Culture is hard to define. The library exhibit from Nov. 1 through Nov. 9 argues that language is the primary and deepest root of culture.
Nicholas Tratz, UCC Spanish associate professor, was the UCC representative who helped bring the Endangered Alphabet Exhibit. Dana Pertermann, a professor at Southwest Community College, inspired bringing the exhibit to Oregon from Wyoming. Tratz says that the cost is being split between schools.
The exhibit includes over 20 Brookes’ wood carvings of nearly extinct global languages, from areas such as Sub-Saharan Africa, Bali, Thailand and Northern New England.
The founder of the exhibit, Tim Brookes, lectured at both schools along with visiting a few campus classes, such as Spanish and ceramics, about the Endangered Alphabet project he had started in 2009 and have continued throughout the years.
Brookes shared that in one culture, the people would take a sharp knife to bamboo to communicate with others. Because the script would often be difficult to read, they would smudge wood ashes into the carvings. Brookes took this technique into his own work but instead uses silver and gold to fill in the carved scripts on his darker wood pieces. He reserves gold for sacred scripts.
During Brookes’ lecture, an audience member brought up emojis which sparked a conversation on writing as art instead of just a utility.
Brookes’ journey started with teaching himself to wood carve for Christmas presents. “I had no background in linguistics or anthropology or woodwork or art,” Brookes says. At first, he only carved the Latin alphabet but soon started carving in Chinese characters. “I asked people to choose a character that they thought somehow represented them, and I found that so much freer and so much more expressive and interesting than carving in the Latin alphabet,” Brookes said.
Brookes also expressed that the materials cultures used to create their alphabets affected the alphabets’ shapes. Latin alphabet’s sharp angles came about from stone carvers trying to copy text from scripts. He explained that the Latin alphabet was not made for the comfort of the hand, wrist, and shoulder unlike Chinese characters. When he started his journey with Chinese characters, he could feel the flow comfortably through his tool to his wrist all the way up his arm.
After he began carving Chinese characters, he began to explore many other different and diverse languages. He explained that many of the languages he found on websites he didn’t recognize as writing at all; they looked more like art, mathematics, or something you would find in a science fiction novel. “In the text about each one, time and time again, it said ‘no longer used for official purposes,’ ‘no longer taught in schools,’ ‘only used by priests,’ ‘only used by women to write secret love letters,’” Brookes says.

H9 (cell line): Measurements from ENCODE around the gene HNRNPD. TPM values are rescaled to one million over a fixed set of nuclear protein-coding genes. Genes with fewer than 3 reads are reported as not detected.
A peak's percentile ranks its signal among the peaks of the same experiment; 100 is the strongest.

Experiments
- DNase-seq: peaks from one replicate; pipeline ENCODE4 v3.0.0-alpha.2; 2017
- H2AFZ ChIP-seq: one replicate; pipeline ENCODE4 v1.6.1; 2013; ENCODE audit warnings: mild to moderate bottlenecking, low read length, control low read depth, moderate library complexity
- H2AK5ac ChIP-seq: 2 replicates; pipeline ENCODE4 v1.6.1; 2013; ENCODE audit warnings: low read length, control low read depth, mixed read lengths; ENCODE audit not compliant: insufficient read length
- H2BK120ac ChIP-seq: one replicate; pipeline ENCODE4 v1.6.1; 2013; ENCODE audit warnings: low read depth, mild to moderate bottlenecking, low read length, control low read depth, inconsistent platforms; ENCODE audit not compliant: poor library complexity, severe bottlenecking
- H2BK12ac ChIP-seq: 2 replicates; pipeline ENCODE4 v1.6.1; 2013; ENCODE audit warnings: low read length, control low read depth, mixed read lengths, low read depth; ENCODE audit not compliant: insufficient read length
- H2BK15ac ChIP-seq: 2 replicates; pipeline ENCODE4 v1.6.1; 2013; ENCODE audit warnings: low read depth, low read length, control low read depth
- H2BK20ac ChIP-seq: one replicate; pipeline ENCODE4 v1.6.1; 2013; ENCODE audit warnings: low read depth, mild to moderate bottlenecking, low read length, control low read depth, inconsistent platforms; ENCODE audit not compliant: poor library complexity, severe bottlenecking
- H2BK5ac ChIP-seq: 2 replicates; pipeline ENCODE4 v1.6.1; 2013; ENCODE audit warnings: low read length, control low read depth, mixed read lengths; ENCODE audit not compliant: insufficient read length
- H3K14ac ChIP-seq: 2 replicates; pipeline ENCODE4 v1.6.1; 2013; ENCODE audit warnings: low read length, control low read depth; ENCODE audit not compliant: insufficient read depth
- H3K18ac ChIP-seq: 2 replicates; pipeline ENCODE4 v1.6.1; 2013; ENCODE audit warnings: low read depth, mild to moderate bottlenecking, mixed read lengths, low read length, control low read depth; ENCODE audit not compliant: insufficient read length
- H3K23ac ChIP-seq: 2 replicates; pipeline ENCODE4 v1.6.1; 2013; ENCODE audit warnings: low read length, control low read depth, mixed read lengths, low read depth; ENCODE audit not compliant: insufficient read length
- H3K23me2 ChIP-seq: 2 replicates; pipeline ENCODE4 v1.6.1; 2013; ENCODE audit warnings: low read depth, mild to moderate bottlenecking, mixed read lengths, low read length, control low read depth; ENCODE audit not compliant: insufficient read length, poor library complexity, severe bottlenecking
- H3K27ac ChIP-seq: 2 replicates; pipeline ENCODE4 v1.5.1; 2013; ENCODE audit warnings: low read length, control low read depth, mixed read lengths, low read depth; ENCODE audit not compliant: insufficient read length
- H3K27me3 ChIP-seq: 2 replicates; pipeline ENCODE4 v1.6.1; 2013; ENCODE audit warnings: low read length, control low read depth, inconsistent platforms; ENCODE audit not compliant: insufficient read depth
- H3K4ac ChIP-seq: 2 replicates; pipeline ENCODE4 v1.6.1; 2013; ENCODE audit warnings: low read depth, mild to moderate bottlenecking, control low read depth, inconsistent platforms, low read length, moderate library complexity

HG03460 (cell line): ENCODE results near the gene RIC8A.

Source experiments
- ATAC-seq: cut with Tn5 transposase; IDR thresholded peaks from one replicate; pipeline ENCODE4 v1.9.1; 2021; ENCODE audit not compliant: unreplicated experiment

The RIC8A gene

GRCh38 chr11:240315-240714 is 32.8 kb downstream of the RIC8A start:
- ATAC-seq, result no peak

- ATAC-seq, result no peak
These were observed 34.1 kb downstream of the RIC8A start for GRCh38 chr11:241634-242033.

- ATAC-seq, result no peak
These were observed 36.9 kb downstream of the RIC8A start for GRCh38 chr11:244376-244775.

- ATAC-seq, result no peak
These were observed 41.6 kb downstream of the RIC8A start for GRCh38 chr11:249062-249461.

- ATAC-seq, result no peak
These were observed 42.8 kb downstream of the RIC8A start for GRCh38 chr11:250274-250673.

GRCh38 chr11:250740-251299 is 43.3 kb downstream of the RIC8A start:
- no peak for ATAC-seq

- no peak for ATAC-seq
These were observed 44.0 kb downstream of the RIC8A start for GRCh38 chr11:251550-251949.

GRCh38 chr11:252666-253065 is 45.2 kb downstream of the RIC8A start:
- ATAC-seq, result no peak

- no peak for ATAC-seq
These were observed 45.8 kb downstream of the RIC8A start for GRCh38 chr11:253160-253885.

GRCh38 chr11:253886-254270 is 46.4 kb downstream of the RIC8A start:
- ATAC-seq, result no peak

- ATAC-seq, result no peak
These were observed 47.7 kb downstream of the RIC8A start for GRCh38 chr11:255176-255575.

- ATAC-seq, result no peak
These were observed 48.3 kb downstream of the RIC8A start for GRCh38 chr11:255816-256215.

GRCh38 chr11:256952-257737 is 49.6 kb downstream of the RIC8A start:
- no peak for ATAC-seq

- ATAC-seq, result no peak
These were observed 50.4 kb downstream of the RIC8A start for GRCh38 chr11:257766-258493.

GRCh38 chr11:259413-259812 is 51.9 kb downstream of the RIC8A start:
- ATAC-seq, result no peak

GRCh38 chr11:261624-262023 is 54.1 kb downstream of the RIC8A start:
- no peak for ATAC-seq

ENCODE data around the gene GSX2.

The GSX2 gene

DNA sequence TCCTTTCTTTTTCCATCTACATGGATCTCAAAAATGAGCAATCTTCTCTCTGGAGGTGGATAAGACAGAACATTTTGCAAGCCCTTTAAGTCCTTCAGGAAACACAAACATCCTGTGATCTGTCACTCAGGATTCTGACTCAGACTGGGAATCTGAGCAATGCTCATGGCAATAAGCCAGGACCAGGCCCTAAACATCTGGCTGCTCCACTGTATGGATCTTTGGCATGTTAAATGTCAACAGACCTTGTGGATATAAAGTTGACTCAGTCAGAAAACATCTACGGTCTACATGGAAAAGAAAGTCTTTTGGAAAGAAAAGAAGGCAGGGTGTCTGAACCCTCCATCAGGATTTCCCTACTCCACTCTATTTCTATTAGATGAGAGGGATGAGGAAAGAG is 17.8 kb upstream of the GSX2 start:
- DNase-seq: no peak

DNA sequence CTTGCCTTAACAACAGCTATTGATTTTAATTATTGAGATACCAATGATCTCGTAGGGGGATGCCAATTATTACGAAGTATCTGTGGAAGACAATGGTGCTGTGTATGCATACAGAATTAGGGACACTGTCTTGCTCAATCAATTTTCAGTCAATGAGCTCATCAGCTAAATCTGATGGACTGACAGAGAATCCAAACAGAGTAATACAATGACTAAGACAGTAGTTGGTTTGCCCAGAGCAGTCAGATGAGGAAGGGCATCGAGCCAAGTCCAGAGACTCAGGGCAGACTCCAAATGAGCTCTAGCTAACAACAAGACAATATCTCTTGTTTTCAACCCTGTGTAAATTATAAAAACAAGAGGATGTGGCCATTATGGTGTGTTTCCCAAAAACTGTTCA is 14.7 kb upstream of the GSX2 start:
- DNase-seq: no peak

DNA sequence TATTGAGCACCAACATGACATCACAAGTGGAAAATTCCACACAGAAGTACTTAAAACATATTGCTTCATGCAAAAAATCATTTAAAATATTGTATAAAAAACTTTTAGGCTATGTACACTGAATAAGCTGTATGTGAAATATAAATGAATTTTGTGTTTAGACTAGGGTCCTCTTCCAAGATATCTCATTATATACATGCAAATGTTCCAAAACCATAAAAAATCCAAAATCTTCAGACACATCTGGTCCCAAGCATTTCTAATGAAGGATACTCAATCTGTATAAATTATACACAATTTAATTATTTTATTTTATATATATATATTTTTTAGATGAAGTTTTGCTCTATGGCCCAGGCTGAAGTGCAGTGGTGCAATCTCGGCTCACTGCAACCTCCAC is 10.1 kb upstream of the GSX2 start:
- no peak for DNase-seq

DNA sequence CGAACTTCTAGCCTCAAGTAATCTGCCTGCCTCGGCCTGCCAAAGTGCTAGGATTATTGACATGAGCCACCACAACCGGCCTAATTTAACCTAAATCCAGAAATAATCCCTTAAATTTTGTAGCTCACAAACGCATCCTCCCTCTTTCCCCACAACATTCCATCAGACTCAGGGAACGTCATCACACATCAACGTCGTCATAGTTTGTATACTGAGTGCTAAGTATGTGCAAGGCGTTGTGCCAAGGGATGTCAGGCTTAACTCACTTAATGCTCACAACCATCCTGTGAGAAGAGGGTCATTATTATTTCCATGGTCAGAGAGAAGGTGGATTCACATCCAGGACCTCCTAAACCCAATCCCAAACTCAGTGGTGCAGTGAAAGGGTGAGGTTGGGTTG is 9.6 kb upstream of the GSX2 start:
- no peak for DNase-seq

This fascinated Brookes. Later, Brookes discovered that the entire field to help preserve language was called script loss and no one is actively working in the field at all. “Since the mid-1990s, there has been a growing area of endangered languages which are binge studied and being documented and now there’s revitalization. All of which is fantastic but tends not to include writing at all,” says Brookes.
Being a writer, Brookes explained, gave him a different view on the endangered language crisis. “Instead of looking at [a language] and saying, ‘ah yes, this says this or whatever,’ all of that was sort of stripped away, and instead I was asking myself ‘Why does this look like that? Why is it that I find this beautiful? Why is it that this script is so thin, or this script is so angular?’” says Brooks. Being a writer, Brookes then dove deeper into these different scripts that came from indigenous and minority cultures looking more for the meaning behind the scripts, the ancestral stories, legends and culture.
Brookes also taught that most of the language around the world has been influenced or has stemmed from the Latin alphabet. According to Brookes the Latin alphabet is “used by literally 80% of the world,” such as French, Spanish, Baltic, English. So, to many who use the Latin alphabet, language isn’t as embedded in the sense of culture that other indigenous and minority cultures may feel. “We don’t even have a strong sense of attachment to [our language] culturally and for us it’s like, that’s just what writing is. It’s like linguistic duct tape, you just use it. And that is the kind of writing, the kind of attitude that is imposing itself on the world,” says Brookes. He stressed that preserving these endangered languages is just as important as preserving traditions, stories and structure made from long ago. “[The writing] uses their tools, it uses their materials, it’s something that’s been collectively shaped by them for centuries, and it’s so closely identified with their history, their right to exist as a people.”
Many additional faculty members worked hard since late spring of last year to bring the exhibit here. Tratz explained, “Firstly, Danielle Haskett, dean of Learning and Support Systems, helped me get title three funding to help pay for the event. Her assistant at the time, Emily Adams, was helpful with the logistics. Natalya Brown, our CFO, was helpful filling out the contract and getting those details worked out. Joy Yori, our purchasing manager, and our librarians, Liz Teoli and Kelly Peter, have been helpful as well especially getting the actual pieces set up in the library and helping me figure out what spaces were going to work,” Tratz said.
To see more of Tim Brookes work, visit his website, The Atlas of Endangered Alphabets, or keep up to dates with upcoming projects follow his Facebook, Twitter, or Instagram accounts.
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